16:05 GMT13 July 2020
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    On Wednesday it was announced that prosecutors had dropped all charges against the three Baltimore police officers involved in the death of 25-year-old Freddie Gray, resulting in no convictions from the trial surrounding Gray’s April 19 death.

    Radio Sputnik’s Loud & Clear sat down with Eddie Conway, Baltimore-based journalist, former political prisoner and Black Panther, and Sean Blackmon, an organizer with Stop Police Terror Project DC, about the trial and how the prosecution gave the appearance of bungling the case on purpose.

    ​Conway said that he is not surprised by the verdict, "only surprised by the fact that they were indicted in the first place, and that there was some semblance of a trial, in the second place." He added that, in cases like these, "there’s very rarely an indictment, and a conviction is even more rare, and almost no one ever goes to prison. So it’s not unusual: it’s business as usual."

    Referring to Gray’s violent death, restrained and fatally injured in the back of a police van, Loud & Clear host Brian Becker asked Blackmon, "What does it tell black America that, again, police walk free?" 

    Blackmon pointed out that the nature of the non-guilty verdict leaves citizens scratching their hands in confusion. "Freddie Gray is dead," Blackmon pointed out, "but we’re told that, legally speaking, no one killed him." 

    Blackmon also offered that a result of the trial will be that people will understand that endemic racism in the United States is more than skin deep.

    "I think it’s important to point out,” he stated, ”that of the six officers who were responsible for Freddie Gray’s death, three of them were black, and this happened in Baltimore, which is a city that had a black mayor and a black police chief, and, on a nationwide level, a black attorney general and a black president. So it shows that you don’t have to be white to be in service to white supremacy."

    Baltimore City State’s Attorney Marilyn Mosby stated following the trial:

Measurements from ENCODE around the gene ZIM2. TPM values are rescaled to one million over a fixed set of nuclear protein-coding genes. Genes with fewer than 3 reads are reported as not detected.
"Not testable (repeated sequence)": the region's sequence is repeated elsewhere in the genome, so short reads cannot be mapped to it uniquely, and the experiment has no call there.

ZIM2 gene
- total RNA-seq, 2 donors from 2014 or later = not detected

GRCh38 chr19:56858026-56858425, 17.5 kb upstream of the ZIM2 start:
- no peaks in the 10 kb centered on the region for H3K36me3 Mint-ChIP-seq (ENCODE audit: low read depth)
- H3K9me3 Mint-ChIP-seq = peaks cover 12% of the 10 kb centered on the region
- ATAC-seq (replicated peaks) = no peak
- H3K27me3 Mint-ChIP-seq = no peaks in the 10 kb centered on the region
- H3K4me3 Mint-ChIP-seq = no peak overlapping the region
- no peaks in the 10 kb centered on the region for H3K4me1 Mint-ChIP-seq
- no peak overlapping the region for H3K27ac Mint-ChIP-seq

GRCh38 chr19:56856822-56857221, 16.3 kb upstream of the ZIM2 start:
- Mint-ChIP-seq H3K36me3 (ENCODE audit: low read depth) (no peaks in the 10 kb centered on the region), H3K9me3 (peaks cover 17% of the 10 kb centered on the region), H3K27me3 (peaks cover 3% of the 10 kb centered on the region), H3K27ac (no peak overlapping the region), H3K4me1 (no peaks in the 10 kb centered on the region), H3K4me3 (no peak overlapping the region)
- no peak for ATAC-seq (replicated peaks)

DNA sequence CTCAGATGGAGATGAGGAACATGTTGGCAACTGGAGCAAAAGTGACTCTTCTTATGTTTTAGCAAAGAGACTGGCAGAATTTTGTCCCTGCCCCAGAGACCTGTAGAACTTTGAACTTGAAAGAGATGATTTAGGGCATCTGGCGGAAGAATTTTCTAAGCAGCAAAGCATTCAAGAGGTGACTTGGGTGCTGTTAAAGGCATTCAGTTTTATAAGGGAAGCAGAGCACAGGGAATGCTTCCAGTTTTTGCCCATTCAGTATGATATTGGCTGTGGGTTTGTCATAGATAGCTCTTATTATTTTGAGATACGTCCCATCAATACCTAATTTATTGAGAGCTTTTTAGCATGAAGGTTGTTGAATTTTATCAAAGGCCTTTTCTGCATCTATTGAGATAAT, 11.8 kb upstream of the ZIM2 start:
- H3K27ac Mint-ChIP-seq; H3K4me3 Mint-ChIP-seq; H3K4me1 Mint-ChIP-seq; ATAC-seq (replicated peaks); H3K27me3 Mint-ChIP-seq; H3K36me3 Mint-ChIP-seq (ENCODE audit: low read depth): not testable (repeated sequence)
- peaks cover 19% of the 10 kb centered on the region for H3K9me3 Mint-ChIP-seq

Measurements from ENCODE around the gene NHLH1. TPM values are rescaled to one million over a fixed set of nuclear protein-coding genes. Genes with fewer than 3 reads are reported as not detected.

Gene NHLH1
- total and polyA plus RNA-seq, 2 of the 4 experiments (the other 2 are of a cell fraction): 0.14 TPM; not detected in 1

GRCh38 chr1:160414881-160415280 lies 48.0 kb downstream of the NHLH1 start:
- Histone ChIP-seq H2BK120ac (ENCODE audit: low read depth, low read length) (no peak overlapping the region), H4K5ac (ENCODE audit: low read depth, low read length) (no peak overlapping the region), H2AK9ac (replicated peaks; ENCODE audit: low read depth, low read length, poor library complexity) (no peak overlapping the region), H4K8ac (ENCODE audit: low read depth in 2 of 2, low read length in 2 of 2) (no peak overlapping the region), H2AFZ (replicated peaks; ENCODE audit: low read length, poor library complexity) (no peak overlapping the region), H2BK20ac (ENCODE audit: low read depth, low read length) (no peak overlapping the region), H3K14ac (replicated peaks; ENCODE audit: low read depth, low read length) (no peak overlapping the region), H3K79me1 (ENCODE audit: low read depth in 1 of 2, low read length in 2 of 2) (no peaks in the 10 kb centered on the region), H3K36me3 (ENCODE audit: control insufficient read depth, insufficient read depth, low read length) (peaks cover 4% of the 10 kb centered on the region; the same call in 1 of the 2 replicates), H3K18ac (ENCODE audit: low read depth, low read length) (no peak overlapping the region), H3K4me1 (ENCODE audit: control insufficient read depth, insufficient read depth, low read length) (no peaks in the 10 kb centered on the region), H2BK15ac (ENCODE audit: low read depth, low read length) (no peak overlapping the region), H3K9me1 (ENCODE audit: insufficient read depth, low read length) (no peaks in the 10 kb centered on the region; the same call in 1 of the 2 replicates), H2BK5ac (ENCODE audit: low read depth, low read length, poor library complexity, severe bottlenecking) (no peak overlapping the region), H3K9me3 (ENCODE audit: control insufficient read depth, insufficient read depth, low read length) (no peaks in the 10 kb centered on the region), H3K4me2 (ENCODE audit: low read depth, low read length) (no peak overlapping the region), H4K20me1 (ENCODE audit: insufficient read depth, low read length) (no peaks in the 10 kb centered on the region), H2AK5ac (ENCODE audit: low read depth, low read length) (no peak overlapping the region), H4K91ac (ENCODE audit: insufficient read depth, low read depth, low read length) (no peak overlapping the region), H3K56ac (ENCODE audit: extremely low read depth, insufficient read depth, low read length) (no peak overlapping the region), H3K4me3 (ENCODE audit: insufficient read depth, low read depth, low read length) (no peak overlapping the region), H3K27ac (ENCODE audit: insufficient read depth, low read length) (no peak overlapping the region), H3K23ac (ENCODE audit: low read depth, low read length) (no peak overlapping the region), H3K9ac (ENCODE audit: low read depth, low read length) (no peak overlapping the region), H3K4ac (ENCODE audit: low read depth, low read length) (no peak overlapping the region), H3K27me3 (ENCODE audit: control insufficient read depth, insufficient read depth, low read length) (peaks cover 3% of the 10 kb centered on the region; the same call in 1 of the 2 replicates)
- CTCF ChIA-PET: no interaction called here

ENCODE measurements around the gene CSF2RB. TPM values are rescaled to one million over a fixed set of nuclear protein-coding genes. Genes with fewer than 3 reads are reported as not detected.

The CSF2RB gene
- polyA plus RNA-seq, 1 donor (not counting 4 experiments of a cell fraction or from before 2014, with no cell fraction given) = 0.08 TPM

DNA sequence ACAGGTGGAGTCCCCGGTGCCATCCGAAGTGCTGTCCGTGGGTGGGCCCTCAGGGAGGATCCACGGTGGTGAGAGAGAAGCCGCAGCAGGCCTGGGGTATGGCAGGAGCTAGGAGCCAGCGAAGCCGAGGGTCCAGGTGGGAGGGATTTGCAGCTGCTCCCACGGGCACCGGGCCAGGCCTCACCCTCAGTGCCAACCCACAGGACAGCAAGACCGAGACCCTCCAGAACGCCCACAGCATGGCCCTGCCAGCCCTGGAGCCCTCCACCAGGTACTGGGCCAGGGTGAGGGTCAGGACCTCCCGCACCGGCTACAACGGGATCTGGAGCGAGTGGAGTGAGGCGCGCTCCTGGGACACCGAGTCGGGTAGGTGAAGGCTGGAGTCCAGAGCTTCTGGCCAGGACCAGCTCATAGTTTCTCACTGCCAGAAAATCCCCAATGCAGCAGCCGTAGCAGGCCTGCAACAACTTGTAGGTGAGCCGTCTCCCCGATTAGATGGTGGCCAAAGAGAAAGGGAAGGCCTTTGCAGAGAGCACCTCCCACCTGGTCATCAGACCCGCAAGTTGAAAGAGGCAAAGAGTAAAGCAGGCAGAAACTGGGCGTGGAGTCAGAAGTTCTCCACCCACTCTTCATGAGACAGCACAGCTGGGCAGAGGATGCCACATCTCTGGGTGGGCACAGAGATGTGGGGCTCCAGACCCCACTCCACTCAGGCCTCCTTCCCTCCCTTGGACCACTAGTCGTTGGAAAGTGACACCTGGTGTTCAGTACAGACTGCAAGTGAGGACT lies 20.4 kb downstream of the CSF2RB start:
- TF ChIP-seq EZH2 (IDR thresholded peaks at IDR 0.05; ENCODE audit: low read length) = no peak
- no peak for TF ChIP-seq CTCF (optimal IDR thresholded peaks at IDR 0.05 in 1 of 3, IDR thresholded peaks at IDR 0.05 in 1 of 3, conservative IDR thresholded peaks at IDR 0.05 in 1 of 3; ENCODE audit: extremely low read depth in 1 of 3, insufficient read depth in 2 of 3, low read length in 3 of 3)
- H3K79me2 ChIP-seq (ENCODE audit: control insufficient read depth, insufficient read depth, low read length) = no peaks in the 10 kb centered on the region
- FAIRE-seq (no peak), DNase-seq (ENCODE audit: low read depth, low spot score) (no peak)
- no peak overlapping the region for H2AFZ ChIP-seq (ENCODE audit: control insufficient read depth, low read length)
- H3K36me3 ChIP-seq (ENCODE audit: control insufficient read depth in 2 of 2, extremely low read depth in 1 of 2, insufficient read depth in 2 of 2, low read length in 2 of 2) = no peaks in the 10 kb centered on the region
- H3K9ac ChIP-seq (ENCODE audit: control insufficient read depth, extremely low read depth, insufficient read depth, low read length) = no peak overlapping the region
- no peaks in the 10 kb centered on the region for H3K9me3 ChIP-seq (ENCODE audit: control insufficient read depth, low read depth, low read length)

"…after much thought and prayer it has become clear to me that not being able to work with an independent investigatory agency at the very start, without having a say in the election of whether our case is preceded in front of a judge or a jury, without communal oversight on policing in this community, without reforms in the criminal justice system, we could try this case a 100 times, and cases just like it, and we would still end up with the same result." 

    Conway stated that, while he agreed with Mosby’s words, he does not feel that they were sincere. 

    "I believe the sentiment is correct. I believe the person that delivered it might have been disingenuous." he suggested. Conway feels that Mosby, "mis-indicted the officers, and all of them were going to walk away. That’s why you don’t actually have an uprising in the city now, because people in Baltimore, especially in the poor communities, didn’t expect anything else other than this. I think her statement is to exonerate herself. I don’t believe her level of anger except to divert the attention away from her and to make her seem as if she was championing our cause, when, in reality, she let all of them go."


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    Police Chase, Freddie Gray Trial, Freddie Gray, Black Lives Matter, Marilyn Mosby, Freddie Gray, Baltimore, United States, Maryland
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